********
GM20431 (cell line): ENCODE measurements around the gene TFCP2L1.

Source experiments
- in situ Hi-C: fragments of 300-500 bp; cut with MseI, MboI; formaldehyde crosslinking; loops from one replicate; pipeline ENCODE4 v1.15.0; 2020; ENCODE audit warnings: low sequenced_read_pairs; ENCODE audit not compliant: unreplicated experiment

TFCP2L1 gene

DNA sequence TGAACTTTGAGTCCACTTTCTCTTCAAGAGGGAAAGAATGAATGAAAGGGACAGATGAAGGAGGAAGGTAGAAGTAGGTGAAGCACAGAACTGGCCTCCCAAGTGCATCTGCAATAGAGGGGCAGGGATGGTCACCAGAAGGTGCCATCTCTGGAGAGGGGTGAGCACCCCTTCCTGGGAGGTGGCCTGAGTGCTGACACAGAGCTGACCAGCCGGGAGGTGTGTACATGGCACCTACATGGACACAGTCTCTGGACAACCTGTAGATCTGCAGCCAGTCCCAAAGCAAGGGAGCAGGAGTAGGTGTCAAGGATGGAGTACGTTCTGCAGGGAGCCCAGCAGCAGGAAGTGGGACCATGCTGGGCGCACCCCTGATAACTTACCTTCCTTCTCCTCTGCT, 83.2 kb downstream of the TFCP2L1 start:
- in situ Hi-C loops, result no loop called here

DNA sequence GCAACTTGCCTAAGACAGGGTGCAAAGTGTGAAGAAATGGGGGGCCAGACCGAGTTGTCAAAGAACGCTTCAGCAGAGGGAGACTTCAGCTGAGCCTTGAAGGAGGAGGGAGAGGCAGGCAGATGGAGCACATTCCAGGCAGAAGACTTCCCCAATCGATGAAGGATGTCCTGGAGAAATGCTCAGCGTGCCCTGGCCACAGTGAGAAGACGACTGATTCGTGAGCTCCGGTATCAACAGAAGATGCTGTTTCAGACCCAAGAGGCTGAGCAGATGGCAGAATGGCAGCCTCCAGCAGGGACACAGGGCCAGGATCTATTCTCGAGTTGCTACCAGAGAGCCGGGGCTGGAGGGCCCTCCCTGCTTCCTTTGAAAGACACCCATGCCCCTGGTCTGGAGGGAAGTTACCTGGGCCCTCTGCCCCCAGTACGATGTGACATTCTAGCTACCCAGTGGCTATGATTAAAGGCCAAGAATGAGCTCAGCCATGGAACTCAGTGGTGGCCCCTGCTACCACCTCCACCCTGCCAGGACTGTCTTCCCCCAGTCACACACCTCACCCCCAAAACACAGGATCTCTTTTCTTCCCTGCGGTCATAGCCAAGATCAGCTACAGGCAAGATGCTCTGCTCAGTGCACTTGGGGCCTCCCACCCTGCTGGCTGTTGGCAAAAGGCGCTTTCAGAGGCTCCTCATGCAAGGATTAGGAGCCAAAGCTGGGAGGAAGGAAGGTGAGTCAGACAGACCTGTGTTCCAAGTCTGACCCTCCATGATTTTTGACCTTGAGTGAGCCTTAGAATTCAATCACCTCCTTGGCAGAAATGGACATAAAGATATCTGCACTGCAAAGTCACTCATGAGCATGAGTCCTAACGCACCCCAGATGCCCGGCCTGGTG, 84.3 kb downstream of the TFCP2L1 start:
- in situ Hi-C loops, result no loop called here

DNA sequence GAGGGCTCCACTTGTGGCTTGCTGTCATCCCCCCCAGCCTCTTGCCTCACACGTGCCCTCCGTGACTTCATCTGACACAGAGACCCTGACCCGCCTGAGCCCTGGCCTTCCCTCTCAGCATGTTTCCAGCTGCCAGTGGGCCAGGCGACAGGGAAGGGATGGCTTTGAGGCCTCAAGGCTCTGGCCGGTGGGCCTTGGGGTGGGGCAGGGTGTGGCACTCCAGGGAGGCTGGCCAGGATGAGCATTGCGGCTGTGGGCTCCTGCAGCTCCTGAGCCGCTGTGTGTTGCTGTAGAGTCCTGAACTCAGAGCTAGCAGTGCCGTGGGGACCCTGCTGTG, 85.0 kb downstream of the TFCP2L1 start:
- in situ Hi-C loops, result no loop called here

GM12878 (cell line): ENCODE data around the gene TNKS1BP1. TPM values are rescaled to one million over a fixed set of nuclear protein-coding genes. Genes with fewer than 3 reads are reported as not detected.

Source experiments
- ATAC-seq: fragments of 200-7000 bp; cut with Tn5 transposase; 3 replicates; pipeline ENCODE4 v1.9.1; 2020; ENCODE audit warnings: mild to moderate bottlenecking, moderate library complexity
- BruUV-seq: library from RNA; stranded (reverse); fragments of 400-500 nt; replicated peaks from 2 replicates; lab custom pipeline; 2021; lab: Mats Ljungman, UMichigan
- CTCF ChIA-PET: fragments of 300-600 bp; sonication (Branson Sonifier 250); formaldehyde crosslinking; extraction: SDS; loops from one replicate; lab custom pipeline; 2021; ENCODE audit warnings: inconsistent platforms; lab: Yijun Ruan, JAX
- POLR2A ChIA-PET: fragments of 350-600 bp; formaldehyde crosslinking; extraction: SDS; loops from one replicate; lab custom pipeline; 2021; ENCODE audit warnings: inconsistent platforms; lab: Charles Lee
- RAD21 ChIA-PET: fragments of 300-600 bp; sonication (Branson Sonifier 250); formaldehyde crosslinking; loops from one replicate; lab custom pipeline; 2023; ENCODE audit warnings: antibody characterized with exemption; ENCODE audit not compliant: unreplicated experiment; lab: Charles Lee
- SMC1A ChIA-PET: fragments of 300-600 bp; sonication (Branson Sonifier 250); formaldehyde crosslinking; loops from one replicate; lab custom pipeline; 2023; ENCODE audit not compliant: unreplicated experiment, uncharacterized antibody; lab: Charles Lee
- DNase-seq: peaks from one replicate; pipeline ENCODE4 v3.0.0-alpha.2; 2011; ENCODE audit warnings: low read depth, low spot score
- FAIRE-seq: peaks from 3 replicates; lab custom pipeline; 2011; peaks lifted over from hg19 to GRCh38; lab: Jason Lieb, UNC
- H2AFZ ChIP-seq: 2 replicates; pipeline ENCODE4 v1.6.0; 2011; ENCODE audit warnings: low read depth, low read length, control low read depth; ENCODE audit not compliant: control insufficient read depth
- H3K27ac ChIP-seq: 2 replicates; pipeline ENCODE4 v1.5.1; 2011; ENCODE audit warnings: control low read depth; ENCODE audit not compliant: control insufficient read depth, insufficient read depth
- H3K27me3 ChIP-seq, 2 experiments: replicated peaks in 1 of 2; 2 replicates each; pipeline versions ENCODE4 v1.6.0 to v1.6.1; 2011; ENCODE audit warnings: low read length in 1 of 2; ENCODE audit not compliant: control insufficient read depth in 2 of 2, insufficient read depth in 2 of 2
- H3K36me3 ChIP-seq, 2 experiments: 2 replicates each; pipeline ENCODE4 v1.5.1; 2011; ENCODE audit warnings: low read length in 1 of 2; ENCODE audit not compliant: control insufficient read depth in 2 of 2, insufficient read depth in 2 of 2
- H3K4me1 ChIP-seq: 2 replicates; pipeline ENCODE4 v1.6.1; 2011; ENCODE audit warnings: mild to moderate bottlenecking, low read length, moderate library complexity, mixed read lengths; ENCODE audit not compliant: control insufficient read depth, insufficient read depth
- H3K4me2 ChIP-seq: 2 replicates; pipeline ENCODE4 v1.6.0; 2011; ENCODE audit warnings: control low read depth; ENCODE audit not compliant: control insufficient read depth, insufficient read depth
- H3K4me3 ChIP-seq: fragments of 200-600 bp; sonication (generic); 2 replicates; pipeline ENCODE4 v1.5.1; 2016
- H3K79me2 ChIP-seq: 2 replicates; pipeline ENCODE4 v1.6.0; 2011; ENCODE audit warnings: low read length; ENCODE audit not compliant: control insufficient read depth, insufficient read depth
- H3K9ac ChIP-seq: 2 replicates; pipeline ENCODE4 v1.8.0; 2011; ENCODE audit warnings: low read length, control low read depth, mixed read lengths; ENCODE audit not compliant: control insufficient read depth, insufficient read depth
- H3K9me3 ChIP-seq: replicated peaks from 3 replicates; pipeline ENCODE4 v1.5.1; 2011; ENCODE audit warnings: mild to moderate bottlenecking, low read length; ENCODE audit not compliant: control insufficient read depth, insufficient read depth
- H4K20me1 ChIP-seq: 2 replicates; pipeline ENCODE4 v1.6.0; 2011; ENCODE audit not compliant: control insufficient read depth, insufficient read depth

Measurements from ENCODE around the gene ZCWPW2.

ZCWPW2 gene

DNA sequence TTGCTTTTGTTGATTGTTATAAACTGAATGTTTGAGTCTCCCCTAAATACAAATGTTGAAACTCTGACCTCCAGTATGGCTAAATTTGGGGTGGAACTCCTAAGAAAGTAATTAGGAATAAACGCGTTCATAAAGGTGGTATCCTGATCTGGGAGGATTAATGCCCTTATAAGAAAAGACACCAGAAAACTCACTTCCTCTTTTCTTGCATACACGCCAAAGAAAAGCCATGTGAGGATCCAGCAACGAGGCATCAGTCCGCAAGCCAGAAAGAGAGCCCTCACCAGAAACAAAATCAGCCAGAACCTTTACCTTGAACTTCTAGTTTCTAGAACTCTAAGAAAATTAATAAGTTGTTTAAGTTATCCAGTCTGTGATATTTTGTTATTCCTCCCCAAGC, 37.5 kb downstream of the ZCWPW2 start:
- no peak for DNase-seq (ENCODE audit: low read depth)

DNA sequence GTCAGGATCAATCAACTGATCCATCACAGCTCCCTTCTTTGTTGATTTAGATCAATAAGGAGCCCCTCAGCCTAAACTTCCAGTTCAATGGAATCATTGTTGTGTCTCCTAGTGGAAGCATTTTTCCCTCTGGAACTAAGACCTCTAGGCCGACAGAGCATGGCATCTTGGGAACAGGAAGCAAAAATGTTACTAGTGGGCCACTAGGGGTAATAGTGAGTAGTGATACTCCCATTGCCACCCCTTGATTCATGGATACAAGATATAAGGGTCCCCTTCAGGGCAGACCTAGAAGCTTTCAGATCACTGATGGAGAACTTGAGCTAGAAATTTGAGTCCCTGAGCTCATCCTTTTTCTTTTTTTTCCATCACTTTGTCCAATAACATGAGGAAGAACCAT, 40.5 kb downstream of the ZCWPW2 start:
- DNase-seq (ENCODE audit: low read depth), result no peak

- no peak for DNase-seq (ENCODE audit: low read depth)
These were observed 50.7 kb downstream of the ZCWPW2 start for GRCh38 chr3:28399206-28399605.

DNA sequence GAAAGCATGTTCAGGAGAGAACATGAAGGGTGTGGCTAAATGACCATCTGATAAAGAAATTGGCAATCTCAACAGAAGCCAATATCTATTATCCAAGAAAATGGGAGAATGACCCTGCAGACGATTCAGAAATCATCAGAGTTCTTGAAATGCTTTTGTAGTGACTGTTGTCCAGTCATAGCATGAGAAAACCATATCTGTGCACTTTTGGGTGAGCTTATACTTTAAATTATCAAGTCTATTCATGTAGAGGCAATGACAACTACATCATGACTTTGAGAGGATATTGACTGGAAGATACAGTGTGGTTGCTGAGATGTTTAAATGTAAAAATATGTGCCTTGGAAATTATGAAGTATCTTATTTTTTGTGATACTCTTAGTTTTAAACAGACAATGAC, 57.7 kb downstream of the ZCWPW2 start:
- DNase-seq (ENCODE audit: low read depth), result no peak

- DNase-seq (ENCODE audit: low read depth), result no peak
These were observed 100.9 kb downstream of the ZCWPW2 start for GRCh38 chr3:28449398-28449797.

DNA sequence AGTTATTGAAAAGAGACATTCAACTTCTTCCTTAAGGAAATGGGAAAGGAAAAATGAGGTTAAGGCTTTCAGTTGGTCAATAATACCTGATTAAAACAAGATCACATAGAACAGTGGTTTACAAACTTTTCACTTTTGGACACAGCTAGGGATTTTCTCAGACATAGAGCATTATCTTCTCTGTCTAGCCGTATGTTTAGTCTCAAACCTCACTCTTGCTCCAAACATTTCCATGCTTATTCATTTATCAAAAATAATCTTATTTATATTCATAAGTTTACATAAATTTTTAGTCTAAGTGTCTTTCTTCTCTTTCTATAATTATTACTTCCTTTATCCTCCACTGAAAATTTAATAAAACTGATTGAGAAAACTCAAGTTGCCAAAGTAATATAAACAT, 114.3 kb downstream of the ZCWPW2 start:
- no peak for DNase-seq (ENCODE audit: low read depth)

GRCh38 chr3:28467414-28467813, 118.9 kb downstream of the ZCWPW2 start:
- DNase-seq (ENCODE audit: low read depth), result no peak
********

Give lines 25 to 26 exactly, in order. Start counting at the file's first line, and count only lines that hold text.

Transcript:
- H3K4me1 ChIP-seq: 2 replicates; pipeline ENCODE4 v1.6.1; 2011; ENCODE audit warnings: mild to moderate bottlenecking, low read length, moderate library complexity, mixed read lengths; ENCODE audit not compliant: control insufficient read depth, insufficient read depth
- H3K4me2 ChIP-seq: 2 replicates; pipeline ENCODE4 v1.6.0; 2011; ENCODE audit warnings: control low read depth; ENCODE audit not compliant: control insufficient read depth, insufficient read depth